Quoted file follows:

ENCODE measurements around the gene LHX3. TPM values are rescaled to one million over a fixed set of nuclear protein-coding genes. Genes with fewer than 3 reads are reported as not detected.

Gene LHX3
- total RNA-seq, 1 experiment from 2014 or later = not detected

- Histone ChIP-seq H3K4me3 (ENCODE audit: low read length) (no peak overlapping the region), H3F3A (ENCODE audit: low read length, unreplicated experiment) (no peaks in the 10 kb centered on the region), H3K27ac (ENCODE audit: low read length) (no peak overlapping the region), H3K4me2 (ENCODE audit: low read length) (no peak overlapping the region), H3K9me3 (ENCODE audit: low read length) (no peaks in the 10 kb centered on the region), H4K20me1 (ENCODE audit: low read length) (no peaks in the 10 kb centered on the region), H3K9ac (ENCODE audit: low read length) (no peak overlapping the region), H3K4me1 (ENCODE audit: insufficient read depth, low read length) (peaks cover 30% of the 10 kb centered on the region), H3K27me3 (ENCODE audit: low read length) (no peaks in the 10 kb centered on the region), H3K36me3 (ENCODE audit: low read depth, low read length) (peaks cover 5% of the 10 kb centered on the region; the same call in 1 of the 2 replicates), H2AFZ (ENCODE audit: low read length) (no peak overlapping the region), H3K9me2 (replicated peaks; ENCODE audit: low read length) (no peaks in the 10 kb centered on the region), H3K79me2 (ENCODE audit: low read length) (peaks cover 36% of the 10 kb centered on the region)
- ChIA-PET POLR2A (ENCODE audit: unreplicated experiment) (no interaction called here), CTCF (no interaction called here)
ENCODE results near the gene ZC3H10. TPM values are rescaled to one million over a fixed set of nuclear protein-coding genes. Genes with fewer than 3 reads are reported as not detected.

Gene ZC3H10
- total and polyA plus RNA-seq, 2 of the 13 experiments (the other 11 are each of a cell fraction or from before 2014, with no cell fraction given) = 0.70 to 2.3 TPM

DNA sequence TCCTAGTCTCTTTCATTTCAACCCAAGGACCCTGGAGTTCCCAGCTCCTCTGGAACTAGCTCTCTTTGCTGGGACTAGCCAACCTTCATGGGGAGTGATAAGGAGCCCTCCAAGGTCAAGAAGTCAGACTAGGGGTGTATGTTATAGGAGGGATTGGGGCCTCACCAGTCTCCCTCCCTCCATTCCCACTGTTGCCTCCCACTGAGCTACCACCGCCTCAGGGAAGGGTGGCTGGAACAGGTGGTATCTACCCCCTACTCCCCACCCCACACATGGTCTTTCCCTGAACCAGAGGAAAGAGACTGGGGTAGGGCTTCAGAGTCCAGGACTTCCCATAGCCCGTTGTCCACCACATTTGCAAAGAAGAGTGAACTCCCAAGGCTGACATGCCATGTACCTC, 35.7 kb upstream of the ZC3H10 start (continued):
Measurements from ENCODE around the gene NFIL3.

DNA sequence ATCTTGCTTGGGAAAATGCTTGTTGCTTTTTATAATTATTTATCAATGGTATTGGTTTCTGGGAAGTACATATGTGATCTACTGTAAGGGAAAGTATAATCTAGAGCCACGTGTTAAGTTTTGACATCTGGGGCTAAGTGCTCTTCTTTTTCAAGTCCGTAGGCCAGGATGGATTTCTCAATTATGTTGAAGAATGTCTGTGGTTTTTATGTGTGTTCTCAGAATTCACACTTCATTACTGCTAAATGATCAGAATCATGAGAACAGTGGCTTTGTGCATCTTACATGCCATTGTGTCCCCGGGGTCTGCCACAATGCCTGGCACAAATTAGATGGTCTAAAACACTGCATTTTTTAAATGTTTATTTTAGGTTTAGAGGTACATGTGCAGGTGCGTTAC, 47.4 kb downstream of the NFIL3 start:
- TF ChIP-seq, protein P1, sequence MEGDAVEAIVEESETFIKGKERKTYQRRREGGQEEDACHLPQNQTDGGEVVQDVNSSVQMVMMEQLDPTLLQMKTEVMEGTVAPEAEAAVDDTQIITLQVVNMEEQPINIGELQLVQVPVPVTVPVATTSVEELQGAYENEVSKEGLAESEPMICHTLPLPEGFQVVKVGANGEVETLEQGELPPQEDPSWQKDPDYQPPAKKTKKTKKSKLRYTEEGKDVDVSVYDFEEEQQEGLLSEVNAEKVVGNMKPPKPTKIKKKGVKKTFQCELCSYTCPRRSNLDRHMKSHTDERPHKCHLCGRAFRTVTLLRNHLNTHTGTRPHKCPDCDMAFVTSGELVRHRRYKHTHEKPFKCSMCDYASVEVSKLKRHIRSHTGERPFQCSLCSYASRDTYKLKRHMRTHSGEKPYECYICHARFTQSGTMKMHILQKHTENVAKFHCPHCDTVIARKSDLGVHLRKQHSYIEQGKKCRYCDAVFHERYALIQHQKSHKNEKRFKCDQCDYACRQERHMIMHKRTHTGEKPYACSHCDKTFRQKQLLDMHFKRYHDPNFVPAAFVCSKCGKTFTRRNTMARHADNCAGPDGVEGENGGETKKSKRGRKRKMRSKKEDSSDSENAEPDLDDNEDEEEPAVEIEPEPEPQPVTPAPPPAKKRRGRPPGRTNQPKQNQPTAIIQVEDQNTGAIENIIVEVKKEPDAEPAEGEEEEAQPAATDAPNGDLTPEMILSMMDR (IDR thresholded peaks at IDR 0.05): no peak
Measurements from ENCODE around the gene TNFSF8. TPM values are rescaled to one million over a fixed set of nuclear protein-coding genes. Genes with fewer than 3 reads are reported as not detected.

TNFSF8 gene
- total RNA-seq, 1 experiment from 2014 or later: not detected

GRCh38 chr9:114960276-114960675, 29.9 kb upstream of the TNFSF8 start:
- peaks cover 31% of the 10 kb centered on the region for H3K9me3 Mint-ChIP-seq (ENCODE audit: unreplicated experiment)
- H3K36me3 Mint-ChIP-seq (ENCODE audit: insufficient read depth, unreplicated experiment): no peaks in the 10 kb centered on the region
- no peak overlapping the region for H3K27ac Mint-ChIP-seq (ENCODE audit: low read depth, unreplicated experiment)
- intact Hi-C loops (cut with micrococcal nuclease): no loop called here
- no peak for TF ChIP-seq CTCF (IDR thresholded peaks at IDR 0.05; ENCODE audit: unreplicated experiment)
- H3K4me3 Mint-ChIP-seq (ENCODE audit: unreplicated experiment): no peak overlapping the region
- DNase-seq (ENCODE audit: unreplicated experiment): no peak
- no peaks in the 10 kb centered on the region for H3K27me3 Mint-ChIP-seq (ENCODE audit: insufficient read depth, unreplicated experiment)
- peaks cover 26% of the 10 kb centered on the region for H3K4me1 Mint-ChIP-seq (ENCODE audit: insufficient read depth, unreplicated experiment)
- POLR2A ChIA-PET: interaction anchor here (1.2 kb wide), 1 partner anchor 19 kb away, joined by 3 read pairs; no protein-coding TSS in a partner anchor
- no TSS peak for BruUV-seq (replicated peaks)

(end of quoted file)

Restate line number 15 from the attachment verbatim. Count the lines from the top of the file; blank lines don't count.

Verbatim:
- total RNA-seq, 1 experiment from 2014 or later: not detected